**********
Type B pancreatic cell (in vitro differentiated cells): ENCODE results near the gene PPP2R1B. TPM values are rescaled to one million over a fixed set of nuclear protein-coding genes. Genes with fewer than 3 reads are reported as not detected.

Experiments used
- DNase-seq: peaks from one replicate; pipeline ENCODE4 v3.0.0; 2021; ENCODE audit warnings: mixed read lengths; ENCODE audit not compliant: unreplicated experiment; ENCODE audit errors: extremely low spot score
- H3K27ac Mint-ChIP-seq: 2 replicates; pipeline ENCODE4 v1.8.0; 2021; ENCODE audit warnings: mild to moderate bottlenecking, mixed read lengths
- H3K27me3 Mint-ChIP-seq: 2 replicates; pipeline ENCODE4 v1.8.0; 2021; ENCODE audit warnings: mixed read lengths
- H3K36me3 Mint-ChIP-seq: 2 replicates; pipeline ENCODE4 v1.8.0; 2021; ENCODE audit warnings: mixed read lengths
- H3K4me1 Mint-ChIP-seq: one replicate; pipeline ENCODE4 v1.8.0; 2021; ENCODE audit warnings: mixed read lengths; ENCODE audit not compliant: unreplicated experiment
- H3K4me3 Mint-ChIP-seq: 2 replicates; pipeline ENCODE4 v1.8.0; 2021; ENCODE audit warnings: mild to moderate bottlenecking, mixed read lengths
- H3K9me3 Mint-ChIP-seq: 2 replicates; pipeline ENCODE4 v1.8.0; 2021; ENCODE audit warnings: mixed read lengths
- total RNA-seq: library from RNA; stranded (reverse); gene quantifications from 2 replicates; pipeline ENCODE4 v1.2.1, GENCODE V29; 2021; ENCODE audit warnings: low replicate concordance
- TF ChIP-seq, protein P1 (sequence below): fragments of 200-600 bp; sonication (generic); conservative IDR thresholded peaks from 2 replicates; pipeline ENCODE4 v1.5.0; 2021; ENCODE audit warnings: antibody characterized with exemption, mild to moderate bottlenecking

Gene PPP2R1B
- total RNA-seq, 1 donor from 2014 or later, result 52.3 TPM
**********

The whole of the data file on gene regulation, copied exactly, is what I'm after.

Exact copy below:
Type B pancreatic cell (in vitro differentiated cells): ENCODE results near the gene PPP2R1B. TPM values are rescaled to one million over a fixed set of nuclear protein-coding genes. Genes with fewer than 3 reads are reported as not detected.

Experiments used
- DNase-seq: peaks from one replicate; pipeline ENCODE4 v3.0.0; 2021; ENCODE audit warnings: mixed read lengths; ENCODE audit not compliant: unreplicated experiment; ENCODE audit errors: extremely low spot score
- H3K27ac Mint-ChIP-seq: 2 replicates; pipeline ENCODE4 v1.8.0; 2021; ENCODE audit warnings: mild to moderate bottlenecking, mixed read lengths
- H3K27me3 Mint-ChIP-seq: 2 replicates; pipeline ENCODE4 v1.8.0; 2021; ENCODE audit warnings: mixed read lengths
- H3K36me3 Mint-ChIP-seq: 2 replicates; pipeline ENCODE4 v1.8.0; 2021; ENCODE audit warnings: mixed read lengths
- H3K4me1 Mint-ChIP-seq: one replicate; pipeline ENCODE4 v1.8.0; 2021; ENCODE audit warnings: mixed read lengths; ENCODE audit not compliant: unreplicated experiment
- H3K4me3 Mint-ChIP-seq: 2 replicates; pipeline ENCODE4 v1.8.0; 2021; ENCODE audit warnings: mild to moderate bottlenecking, mixed read lengths
- H3K9me3 Mint-ChIP-seq: 2 replicates; pipeline ENCODE4 v1.8.0; 2021; ENCODE audit warnings: mixed read lengths
- total RNA-seq: library from RNA; stranded (reverse); gene quantifications from 2 replicates; pipeline ENCODE4 v1.2.1, GENCODE V29; 2021; ENCODE audit warnings: low replicate concordance
- TF ChIP-seq, protein P1 (sequence below): fragments of 200-600 bp; sonication (generic); conservative IDR thresholded peaks from 2 replicates; pipeline ENCODE4 v1.5.0; 2021; ENCODE audit warnings: antibody characterized with exemption, mild to moderate bottlenecking

Gene PPP2R1B
- total RNA-seq, 1 donor from 2014 or later, result 52.3 TPM